As young doctors of optometry venture out into the workforce and search for positions, determining your personal brand becomes an important consideration. The personal brand that you convey to potential employers can showcase your unique values, goals, personality, and skills. The personal brand can define who you are and who you want to be. When a potential employer does a Google search for you, it’s important to communicate the right tone. A successful personal brand could be the determining factor in securing the position that you desire.
An OD’s personal brand is a great way to present your skills, to provide a mission statement, and to distinguish yourself from other candidates. Here are some things to consider as you establish your personal brand:
Target audience. Who do you aim to reach with your message? When charting your career path in optometry, your target audience is likely practice owners, hiring managers, and HR professionals. Craft your brand in a way that will appeal to those whom you wish to reach. Research the key factors that this group will look for in a potential candidate. Talk to experienced ODs and practice owners to find particular things that catch their eye and what to avoid.
Goal. What is your professional purpose and how do you want to be known? Figure out how you want others to perceive you. Define your attitude, values, and skill set. Focus on a compelling mission statement for your resume.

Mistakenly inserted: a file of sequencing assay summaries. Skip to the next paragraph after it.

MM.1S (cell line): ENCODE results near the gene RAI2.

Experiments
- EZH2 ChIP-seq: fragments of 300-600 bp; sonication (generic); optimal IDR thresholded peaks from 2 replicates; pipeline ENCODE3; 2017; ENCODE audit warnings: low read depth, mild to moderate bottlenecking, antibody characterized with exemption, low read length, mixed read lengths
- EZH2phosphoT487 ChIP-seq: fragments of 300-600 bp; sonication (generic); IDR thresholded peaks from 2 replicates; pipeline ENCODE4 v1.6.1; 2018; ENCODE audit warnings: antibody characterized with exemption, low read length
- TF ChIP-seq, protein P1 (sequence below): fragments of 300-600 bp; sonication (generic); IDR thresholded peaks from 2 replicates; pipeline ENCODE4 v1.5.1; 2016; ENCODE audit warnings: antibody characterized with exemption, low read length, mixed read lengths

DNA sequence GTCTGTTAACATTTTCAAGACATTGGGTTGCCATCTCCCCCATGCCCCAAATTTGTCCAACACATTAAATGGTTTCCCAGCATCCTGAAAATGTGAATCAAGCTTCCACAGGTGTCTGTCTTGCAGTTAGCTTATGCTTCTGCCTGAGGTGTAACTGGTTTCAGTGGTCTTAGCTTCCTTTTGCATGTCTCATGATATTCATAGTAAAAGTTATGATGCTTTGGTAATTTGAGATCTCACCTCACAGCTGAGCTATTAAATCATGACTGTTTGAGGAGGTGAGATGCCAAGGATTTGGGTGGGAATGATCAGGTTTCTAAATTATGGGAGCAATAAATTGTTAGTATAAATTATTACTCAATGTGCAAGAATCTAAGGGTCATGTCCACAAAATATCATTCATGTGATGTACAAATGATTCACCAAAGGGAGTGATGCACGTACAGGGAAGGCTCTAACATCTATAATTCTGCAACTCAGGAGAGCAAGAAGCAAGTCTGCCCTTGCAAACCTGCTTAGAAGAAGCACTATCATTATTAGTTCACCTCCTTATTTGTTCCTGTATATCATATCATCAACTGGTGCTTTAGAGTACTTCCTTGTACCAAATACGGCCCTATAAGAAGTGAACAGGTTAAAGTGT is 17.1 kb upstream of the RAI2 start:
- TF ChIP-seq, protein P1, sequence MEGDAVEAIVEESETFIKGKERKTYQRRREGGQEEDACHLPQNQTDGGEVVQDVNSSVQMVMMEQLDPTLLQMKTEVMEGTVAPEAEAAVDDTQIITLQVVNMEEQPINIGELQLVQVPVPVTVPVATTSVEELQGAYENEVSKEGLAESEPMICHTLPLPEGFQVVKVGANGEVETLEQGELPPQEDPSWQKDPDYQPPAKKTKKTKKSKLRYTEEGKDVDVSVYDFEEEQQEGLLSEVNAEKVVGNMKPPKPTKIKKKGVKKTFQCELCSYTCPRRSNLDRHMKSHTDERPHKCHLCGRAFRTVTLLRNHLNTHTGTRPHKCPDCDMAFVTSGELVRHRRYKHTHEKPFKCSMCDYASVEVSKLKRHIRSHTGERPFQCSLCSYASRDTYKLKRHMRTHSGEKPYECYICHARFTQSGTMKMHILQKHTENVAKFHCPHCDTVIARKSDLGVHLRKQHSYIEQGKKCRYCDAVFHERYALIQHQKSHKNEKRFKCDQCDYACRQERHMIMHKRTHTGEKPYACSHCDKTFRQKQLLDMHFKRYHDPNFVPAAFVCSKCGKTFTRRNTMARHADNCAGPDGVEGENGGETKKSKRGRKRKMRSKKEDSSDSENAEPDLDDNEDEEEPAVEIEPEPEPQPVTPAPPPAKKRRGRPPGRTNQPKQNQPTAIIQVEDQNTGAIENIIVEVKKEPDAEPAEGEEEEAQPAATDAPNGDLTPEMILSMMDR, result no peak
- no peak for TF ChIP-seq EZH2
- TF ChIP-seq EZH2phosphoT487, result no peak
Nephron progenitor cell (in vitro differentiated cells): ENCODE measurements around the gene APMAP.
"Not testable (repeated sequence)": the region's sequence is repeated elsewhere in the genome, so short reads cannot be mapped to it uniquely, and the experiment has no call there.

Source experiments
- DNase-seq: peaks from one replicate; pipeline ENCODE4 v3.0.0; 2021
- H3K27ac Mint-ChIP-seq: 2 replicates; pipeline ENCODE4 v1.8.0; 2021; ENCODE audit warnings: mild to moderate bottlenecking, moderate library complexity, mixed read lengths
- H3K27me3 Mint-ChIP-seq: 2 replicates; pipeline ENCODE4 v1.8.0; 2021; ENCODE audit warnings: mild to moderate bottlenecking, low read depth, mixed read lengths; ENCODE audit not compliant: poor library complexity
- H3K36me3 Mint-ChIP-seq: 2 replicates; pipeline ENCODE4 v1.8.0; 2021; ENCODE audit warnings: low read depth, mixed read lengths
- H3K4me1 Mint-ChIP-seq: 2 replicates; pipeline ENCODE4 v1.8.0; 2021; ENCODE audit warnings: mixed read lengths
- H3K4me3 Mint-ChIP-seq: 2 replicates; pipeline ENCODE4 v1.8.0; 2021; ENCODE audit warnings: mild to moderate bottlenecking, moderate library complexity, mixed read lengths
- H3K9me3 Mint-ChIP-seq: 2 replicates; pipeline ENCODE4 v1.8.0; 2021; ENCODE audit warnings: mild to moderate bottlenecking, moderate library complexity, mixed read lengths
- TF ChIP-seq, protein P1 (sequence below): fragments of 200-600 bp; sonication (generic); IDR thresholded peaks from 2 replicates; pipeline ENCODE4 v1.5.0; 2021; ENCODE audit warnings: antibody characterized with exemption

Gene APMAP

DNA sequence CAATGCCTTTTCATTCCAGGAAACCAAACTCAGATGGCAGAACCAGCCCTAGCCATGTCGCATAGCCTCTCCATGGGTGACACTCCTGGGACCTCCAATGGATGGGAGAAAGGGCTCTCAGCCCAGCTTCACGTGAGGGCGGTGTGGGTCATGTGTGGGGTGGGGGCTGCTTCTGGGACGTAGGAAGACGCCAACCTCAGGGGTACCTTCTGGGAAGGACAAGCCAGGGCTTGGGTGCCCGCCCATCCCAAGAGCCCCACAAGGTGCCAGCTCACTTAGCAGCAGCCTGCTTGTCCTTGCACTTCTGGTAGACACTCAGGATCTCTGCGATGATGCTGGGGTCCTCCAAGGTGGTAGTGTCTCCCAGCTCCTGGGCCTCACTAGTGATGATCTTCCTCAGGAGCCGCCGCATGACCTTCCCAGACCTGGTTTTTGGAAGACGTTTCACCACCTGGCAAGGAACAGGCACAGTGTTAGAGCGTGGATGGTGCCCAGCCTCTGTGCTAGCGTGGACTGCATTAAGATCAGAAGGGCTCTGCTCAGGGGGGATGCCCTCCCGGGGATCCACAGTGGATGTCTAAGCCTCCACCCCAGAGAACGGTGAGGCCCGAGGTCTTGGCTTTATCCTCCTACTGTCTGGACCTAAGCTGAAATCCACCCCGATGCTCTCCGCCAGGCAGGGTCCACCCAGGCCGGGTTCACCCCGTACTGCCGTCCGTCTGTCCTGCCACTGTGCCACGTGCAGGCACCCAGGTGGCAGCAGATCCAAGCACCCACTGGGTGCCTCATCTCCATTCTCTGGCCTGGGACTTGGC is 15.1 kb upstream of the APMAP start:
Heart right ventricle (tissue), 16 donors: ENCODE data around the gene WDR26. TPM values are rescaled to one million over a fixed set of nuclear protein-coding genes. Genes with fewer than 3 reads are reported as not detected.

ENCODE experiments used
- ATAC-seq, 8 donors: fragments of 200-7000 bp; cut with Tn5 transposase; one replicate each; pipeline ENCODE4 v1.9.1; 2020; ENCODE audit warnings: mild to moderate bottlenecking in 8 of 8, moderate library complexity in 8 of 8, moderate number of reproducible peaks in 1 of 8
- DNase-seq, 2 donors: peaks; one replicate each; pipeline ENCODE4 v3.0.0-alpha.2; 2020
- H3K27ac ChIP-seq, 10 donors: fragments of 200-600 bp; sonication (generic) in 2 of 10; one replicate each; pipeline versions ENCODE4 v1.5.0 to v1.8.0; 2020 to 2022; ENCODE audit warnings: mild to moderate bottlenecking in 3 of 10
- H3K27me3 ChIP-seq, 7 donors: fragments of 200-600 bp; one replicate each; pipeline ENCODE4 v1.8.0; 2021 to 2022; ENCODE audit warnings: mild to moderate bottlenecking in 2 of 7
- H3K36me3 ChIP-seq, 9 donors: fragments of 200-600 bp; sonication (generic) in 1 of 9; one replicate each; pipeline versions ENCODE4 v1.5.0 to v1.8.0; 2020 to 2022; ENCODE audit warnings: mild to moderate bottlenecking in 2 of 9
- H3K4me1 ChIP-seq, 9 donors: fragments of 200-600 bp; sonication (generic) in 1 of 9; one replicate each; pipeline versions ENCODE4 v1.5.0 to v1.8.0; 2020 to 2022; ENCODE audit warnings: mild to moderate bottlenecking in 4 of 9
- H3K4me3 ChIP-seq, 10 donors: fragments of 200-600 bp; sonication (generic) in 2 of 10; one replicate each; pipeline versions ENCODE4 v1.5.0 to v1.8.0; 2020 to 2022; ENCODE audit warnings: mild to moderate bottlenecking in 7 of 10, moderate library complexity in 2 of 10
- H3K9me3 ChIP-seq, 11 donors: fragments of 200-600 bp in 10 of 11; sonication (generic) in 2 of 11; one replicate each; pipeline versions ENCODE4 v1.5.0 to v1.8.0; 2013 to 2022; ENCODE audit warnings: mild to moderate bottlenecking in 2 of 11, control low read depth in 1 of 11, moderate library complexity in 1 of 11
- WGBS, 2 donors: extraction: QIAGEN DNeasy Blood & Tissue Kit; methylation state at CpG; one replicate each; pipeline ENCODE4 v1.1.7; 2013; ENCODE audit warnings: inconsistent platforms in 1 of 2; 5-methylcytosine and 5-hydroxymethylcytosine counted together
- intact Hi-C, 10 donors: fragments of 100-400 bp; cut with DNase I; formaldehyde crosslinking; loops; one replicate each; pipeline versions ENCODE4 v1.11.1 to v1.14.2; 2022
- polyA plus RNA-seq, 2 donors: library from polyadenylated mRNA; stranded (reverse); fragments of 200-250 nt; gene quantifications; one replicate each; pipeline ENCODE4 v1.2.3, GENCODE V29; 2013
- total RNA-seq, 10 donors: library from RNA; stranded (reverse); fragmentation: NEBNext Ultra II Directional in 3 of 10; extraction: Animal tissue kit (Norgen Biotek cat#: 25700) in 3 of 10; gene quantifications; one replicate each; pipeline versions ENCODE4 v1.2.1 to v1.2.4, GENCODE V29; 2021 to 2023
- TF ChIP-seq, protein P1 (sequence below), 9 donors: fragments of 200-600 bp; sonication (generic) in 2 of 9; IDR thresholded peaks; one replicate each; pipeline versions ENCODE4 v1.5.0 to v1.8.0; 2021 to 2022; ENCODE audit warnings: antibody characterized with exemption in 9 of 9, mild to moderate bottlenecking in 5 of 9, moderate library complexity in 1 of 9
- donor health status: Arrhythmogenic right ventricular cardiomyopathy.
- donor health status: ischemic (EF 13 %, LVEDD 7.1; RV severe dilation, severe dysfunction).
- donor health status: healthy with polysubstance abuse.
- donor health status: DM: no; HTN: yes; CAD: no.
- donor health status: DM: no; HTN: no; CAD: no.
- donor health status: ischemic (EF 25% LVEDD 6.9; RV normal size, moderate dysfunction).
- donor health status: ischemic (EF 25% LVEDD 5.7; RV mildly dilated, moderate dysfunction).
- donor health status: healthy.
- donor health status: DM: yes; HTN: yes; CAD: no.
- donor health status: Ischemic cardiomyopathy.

Online Presence. Is your social media available for everyone to view and if so, does it reflect the image you want to project? You might consider creating separate profiles for professional use and personal use. LinkedIn can be an effective tool for showcasing your skills and to network. Investing in a professional headshot could pay off in the long run as well.
Think outside of the box for ways to stand out. For instance, creating a personal website may not be the first thought for an OD, but it could make an immediate and lasting impression to give you the edge in a competitive field. A concise site featuring your work and externship experience, photos, awards, skills, community involvement, volunteer work, special interests, and testimonials from co-workers and/or patients could get you to the next step in the interview process.
Resume. Research ways to make your resume stand out and reflect how you would like to be presented. An effective mission statement is key. State the reason this particular position is the perfect match for you. A great piece of advice is to tell the employer how you will help their practice grow. Practice owners will appreciate hearing how you hope to improve their workplace.
If you are an OD that is a recent graduate and don’t have a lengthy amount of professional experience to list on your resume, keep in mind that practice owners value recent graduates for their training with the latest optometric technology and techniques. Have a short and professional contact email address to make a good initial impression. Helpful tips about what to include in your resume can be found here.
Building a successful personal brand is a key part in planning an OD’s career strategy. Taking the time to devise your plan can pay dividends for years to come.
Ready to put your personal brand to the test? Upload your resume to the AOAExcel Career Center where practice owners and hiring managers are able to reach out to you directly. The AOAExcel Career Center (the only career center associated with the AOA) puts your resume directly in front of recruiters looking for ODs like you. It’s available at no cost to you. You can also search for career advice and tips, find out what salaries and benefits are being offered across the country, and so much more.
Make your first initial impression count with these dos and don'ts on your optometric resume.
AOAExcel talks with Chelsea Page of Covenant Physician Partners to gain a recruiter's perspective on how ODs can impress during a phone interview.